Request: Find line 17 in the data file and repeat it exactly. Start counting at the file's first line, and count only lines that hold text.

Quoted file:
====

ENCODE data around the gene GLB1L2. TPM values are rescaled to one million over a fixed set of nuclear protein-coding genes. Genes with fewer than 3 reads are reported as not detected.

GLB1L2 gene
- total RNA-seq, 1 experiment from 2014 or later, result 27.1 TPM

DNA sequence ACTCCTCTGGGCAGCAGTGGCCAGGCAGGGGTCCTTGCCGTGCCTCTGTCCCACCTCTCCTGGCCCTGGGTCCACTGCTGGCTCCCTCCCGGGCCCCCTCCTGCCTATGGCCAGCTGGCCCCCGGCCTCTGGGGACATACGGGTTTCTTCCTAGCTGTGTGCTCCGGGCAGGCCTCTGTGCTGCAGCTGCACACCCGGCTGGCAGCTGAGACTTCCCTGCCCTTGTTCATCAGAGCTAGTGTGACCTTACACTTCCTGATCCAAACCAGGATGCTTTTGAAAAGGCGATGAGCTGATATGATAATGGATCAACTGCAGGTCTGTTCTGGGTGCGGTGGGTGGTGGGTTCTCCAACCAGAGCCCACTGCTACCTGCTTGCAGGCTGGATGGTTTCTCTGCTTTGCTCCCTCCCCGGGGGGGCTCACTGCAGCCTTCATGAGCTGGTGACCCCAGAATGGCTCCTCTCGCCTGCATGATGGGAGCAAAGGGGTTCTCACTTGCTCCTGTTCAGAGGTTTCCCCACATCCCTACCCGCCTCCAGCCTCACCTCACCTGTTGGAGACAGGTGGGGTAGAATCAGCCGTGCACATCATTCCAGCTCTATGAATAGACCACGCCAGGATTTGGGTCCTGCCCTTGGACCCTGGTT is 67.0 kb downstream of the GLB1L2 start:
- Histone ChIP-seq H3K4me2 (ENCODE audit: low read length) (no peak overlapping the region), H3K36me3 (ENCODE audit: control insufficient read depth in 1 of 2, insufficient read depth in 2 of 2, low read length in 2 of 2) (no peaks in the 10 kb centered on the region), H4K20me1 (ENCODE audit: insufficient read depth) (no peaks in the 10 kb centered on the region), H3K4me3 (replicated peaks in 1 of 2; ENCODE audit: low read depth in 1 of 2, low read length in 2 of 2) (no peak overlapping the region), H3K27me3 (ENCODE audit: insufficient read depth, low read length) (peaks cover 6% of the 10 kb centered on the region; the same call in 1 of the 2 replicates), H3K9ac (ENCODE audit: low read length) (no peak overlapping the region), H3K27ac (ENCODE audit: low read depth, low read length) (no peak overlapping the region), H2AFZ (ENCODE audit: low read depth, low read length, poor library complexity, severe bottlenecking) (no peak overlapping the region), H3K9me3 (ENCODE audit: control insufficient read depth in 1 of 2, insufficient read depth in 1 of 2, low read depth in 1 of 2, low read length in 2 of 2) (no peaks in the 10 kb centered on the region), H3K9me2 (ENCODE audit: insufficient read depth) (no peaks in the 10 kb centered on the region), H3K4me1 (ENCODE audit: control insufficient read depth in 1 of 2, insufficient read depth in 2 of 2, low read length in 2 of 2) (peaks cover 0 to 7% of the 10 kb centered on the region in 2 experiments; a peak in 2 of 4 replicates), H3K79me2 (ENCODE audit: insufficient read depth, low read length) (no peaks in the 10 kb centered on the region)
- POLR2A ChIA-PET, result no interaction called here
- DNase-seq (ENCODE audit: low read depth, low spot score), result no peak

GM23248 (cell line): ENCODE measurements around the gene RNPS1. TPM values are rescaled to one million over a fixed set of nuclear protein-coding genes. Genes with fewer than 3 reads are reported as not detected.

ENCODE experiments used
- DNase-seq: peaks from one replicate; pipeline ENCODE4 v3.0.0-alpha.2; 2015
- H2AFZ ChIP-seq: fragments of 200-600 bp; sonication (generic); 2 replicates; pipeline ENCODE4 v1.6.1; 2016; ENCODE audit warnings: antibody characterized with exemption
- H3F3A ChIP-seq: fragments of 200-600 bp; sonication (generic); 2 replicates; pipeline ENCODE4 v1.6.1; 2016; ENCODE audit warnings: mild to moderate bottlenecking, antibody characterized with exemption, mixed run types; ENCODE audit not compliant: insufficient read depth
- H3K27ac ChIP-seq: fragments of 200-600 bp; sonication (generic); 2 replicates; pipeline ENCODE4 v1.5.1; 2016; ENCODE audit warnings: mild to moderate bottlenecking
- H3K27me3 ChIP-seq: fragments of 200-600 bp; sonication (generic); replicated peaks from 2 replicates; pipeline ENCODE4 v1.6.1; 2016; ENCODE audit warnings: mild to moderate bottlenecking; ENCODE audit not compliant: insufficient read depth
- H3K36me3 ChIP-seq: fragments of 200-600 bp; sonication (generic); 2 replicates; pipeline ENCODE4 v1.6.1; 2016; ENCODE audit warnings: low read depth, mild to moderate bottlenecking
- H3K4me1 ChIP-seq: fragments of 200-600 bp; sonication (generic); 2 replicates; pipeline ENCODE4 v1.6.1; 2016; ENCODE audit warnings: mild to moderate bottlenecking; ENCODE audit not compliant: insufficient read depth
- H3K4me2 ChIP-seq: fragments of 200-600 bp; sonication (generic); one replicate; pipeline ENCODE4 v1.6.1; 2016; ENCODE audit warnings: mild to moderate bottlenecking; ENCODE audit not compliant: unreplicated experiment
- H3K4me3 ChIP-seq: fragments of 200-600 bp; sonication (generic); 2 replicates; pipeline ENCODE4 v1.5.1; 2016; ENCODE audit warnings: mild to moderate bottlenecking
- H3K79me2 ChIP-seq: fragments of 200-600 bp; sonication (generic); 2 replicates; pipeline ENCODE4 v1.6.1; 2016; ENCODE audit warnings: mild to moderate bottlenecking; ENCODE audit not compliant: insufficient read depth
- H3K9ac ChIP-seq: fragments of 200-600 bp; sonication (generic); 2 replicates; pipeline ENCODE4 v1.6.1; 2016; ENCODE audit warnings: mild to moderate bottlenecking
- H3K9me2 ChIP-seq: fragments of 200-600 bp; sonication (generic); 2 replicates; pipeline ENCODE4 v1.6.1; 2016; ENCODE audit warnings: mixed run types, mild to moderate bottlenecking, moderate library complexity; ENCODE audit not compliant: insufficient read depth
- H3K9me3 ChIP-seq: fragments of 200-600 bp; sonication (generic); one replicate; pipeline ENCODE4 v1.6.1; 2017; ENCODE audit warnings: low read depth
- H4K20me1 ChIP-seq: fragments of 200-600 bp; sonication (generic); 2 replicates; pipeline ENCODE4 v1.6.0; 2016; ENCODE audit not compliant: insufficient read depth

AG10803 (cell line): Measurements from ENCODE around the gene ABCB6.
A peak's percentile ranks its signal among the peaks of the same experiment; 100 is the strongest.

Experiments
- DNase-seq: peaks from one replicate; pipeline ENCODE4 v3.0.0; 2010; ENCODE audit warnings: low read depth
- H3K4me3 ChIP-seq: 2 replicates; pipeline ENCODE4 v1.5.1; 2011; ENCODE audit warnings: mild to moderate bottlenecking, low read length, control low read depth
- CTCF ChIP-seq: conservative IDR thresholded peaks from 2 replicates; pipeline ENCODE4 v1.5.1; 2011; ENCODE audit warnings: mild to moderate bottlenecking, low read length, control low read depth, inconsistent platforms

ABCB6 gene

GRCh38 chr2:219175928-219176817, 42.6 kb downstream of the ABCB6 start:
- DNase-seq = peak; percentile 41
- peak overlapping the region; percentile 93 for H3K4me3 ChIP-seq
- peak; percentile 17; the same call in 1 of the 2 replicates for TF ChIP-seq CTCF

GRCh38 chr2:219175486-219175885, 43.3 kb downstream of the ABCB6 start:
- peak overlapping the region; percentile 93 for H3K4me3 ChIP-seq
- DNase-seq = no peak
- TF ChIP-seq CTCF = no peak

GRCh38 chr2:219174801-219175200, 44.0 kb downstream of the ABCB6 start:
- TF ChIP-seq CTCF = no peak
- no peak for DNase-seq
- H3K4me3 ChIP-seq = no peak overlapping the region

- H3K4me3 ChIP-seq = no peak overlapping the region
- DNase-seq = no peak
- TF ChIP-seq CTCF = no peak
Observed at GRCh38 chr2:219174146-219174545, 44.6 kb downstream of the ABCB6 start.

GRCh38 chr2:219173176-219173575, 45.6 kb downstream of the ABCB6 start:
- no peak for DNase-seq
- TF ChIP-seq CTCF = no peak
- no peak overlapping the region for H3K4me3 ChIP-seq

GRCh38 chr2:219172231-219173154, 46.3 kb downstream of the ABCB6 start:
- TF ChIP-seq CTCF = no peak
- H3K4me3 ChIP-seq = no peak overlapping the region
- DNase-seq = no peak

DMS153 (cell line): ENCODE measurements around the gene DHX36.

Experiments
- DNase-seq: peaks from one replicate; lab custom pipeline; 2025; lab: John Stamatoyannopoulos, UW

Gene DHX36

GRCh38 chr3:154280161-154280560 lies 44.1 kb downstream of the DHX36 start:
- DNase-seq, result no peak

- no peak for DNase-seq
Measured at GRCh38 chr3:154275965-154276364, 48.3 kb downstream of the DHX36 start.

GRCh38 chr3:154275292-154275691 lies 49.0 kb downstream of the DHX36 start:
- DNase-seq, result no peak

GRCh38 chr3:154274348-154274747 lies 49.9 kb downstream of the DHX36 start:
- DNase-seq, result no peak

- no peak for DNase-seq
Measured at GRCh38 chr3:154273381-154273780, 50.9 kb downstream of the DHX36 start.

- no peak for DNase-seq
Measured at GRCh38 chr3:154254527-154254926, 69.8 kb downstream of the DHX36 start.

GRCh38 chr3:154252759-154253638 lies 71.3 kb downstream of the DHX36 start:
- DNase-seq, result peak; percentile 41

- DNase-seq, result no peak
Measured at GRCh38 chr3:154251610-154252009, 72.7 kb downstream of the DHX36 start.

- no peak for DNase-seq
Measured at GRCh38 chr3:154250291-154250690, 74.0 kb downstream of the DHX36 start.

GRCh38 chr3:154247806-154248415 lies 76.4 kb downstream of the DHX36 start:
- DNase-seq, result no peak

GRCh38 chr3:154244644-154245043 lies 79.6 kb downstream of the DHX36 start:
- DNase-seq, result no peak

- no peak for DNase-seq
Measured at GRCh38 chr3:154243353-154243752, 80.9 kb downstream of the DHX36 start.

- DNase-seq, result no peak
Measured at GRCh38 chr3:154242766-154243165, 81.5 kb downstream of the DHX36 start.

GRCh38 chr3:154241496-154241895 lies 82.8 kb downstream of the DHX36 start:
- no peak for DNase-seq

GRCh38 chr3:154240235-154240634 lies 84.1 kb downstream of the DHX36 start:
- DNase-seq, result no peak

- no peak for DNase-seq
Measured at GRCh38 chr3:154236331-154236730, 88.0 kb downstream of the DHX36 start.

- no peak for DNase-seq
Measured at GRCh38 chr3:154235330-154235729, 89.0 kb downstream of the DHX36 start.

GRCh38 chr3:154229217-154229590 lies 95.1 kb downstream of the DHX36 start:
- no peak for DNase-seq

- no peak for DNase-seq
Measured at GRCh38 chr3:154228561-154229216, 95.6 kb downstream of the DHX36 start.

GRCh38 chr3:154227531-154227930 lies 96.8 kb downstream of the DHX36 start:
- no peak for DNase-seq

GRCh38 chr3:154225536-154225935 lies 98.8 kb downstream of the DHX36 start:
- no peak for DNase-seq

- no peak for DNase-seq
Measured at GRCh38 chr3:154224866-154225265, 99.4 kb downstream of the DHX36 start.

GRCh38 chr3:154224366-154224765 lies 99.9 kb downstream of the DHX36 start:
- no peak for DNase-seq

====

- H3K4me2 ChIP-seq: fragments of 200-600 bp; sonication (generic); one replicate; pipeline ENCODE4 v1.6.1; 2016; ENCODE audit warnings: mild to moderate bottlenecking; ENCODE audit not compliant: unreplicated experiment